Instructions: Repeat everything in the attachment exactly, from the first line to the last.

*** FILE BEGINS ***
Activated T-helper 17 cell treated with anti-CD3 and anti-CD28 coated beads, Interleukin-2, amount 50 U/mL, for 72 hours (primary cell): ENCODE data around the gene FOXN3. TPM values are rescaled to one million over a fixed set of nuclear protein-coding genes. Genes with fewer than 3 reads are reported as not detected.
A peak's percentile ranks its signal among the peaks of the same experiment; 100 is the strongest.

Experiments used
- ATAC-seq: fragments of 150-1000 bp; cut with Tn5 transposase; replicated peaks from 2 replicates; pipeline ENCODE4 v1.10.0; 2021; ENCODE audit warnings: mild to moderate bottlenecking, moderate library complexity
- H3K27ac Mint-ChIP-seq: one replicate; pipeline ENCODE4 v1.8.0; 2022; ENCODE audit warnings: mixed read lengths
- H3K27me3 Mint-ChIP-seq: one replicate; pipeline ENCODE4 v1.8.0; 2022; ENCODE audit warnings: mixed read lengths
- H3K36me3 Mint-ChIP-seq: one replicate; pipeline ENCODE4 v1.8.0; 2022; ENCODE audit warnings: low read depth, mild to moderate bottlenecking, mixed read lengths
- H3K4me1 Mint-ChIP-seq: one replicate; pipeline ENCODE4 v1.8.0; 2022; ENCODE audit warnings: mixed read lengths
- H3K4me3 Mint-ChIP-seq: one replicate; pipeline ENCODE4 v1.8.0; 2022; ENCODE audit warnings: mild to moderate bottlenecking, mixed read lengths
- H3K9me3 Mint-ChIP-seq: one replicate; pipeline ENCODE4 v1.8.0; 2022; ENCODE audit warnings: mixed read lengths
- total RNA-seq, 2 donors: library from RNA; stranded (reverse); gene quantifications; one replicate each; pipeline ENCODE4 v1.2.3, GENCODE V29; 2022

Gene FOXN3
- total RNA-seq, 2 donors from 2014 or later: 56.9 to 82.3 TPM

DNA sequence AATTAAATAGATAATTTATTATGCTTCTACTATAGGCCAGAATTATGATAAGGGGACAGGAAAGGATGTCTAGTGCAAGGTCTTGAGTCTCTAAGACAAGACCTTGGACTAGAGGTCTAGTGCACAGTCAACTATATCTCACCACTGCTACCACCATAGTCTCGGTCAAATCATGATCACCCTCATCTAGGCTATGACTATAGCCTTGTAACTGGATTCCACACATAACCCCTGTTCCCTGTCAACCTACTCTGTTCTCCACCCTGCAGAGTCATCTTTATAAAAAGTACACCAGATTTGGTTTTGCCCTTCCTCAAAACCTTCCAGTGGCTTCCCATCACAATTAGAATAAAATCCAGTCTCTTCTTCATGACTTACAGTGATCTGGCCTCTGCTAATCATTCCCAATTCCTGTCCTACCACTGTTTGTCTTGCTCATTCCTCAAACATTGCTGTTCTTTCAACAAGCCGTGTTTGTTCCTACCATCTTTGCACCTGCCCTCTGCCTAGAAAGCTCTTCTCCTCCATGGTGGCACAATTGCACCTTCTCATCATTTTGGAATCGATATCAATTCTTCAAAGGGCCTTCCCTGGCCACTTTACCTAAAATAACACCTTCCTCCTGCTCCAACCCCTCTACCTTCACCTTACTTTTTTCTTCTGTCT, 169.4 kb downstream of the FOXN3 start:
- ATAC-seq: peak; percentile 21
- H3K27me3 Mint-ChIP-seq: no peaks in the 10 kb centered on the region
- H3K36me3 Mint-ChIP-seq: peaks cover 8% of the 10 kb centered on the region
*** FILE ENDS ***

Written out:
Activated T-helper 17 cell treated with anti-CD3 and anti-CD28 coated beads, Interleukin-2, amount 50 U/mL, for 72 hours (primary cell): ENCODE data around the gene FOXN3. TPM values are rescaled to one million over a fixed set of nuclear protein-coding genes. Genes with fewer than 3 reads are reported as not detected.
A peak's percentile ranks its signal among the peaks of the same experiment; 100 is the strongest.

Experiments used
- ATAC-seq: fragments of 150-1000 bp; cut with Tn5 transposase; replicated peaks from 2 replicates; pipeline ENCODE4 v1.10.0; 2021; ENCODE audit warnings: mild to moderate bottlenecking, moderate library complexity
- H3K27ac Mint-ChIP-seq: one replicate; pipeline ENCODE4 v1.8.0; 2022; ENCODE audit warnings: mixed read lengths
- H3K27me3 Mint-ChIP-seq: one replicate; pipeline ENCODE4 v1.8.0; 2022; ENCODE audit warnings: mixed read lengths
- H3K36me3 Mint-ChIP-seq: one replicate; pipeline ENCODE4 v1.8.0; 2022; ENCODE audit warnings: low read depth, mild to moderate bottlenecking, mixed read lengths
- H3K4me1 Mint-ChIP-seq: one replicate; pipeline ENCODE4 v1.8.0; 2022; ENCODE audit warnings: mixed read lengths
- H3K4me3 Mint-ChIP-seq: one replicate; pipeline ENCODE4 v1.8.0; 2022; ENCODE audit warnings: mild to moderate bottlenecking, mixed read lengths
- H3K9me3 Mint-ChIP-seq: one replicate; pipeline ENCODE4 v1.8.0; 2022; ENCODE audit warnings: mixed read lengths
- total RNA-seq, 2 donors: library from RNA; stranded (reverse); gene quantifications; one replicate each; pipeline ENCODE4 v1.2.3, GENCODE V29; 2022

Gene FOXN3
- total RNA-seq, 2 donors from 2014 or later: 56.9 to 82.3 TPM

DNA sequence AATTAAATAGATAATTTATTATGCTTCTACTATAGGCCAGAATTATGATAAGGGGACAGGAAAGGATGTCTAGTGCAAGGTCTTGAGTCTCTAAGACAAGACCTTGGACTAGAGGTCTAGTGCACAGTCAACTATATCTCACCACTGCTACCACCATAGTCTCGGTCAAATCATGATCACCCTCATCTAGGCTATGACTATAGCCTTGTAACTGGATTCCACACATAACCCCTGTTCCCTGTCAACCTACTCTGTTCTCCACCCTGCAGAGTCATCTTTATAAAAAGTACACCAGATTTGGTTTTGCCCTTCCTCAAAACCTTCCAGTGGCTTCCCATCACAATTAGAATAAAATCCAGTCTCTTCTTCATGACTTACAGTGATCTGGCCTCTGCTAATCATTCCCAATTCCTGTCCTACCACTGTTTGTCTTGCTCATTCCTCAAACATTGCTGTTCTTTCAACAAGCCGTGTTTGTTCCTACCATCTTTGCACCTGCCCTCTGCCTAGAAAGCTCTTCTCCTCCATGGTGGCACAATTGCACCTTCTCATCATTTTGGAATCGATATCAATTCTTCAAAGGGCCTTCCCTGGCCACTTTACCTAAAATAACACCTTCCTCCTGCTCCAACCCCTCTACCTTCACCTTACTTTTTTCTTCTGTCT, 169.4 kb downstream of the FOXN3 start:
- ATAC-seq: peak; percentile 21
- H3K27me3 Mint-ChIP-seq: no peaks in the 10 kb centered on the region
- H3K36me3 Mint-ChIP-seq: peaks cover 8% of the 10 kb centered on the region